ECHR: Estonian law does not protect attorney-client privilege sufficiently

Jaanus Tehver.
Jaanus Tehver. Source: Anna Aurelia Minev/ERR

Estonian laws don't ensure attorney-client privilege from law enforcement authorities sufficiently, the European Court of Human Rights (ECHR) said in a decision made on Tuesday.

"We have repeatedly criticized the light-handed search and obtaining of client material of law firms and attorneys," chairman of the board of the Estonian Bar Association Jaanus Tehver said. "A client's right to consult confidentially without the state intervening is the basis of fair jurisdiction. The ECHR stated that this right isn't enough protected within the law in Estonia."

Since the laws don't protect the attorney-client privilege enough, Estonia is violating Article 8 of the Convention for the Protection of Human Rights and Fundamental Freedoms, the court decided.

The decision stresses that domestic Estonian laws don't ensure the protection of the data of external clients during searches of a law firm. According to the court's assessment, Estonian law also fails to safeguard against the protection of copies of a lawyer's materials from unauthorized people. In addition, there is no concrete regulation regarding searching the attorney's materials outside of the law firm, for example at their home or in their vehicle.

Tehver said that the handling of the client confidential materials during the course of the search of a law firm depends on the quality and goodwill of the processors although it should depend on the law.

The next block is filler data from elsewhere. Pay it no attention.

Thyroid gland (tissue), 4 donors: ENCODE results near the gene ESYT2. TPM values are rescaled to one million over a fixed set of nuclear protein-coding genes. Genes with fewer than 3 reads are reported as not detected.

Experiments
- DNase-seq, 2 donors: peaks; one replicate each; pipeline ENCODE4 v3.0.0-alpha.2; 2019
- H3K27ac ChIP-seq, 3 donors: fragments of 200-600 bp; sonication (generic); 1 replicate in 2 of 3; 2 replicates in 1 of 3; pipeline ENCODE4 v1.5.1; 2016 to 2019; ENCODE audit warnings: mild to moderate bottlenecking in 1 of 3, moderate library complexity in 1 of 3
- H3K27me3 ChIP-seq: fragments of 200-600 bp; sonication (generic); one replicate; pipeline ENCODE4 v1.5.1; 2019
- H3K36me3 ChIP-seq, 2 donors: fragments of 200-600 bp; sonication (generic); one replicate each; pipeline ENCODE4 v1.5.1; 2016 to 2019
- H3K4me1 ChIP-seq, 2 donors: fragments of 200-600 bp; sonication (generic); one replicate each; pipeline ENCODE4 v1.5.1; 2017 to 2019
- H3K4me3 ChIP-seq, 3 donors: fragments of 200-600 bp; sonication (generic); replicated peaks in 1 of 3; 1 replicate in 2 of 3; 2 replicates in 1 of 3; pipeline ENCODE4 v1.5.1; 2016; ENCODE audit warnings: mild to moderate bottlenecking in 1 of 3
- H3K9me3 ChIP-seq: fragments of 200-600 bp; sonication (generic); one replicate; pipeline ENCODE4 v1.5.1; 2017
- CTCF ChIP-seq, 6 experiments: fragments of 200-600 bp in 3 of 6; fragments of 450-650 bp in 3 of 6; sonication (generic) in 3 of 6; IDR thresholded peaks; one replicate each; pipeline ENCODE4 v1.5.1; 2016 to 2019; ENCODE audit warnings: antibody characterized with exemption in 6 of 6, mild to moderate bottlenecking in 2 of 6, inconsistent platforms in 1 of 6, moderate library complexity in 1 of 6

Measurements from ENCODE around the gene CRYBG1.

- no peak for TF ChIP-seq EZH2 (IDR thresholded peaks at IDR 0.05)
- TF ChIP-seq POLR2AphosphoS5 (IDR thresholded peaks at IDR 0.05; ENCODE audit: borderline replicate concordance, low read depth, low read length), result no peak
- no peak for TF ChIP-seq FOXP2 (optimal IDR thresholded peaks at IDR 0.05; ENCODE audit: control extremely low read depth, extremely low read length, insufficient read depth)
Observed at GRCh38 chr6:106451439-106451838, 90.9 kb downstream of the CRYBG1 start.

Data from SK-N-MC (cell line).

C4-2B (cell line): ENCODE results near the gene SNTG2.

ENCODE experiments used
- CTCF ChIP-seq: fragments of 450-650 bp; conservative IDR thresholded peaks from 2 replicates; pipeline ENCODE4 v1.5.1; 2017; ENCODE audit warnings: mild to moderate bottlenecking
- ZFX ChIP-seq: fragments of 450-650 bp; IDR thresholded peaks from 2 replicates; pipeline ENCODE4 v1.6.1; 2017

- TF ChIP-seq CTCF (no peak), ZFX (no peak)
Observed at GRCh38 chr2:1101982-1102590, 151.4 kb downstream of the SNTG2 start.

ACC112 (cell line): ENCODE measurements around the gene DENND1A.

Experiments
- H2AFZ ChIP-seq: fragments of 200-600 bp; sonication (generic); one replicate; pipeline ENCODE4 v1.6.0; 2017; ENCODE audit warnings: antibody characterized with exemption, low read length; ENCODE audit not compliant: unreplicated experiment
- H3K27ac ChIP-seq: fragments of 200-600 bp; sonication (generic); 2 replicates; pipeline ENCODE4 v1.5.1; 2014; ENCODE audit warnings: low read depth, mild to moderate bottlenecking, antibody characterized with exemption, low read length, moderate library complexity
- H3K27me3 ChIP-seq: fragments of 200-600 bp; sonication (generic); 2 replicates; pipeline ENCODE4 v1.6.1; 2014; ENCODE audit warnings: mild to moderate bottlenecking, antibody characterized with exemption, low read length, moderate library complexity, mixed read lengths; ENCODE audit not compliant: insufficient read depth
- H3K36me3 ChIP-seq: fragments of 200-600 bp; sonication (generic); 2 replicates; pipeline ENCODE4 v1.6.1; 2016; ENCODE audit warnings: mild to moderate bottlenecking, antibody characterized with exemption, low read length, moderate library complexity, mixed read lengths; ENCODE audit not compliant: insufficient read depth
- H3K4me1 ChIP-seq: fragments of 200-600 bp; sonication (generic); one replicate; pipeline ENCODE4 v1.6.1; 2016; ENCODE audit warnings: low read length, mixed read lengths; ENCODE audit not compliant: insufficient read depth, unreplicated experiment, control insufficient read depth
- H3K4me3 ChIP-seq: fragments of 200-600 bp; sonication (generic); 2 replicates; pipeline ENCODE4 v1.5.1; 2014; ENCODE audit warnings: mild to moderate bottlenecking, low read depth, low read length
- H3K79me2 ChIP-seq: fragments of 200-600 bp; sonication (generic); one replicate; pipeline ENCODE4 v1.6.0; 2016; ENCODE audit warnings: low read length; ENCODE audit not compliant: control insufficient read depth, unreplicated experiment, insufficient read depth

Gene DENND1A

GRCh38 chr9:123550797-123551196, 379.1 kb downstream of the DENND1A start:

"There have been searches which have considered the need for protecting external clients with complete seriousness," Tehver said. "Unfortunately, we have seen cases where the principles approved in the EIK's practice have just been ignored."

The attorney-client privilege ensures the operating of the rule of law and a fair trial.

"This is not a special request of the attorneys to cover for criminals," Tehver said. "Anyone can get caught by the state, both for a reason or unfairly. In a state governed by the rule of law, a person can defend himself in court against injustice, but he cannot get the best possible protection for his interests if he doesn't consult to an attorney openly."

This week, the Bar Association submitted a draft of attorney-client privilege to the Ministry of Justice, which aims to ensure the better protection of clients' confidential data.


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Editor: Roberta Vaino

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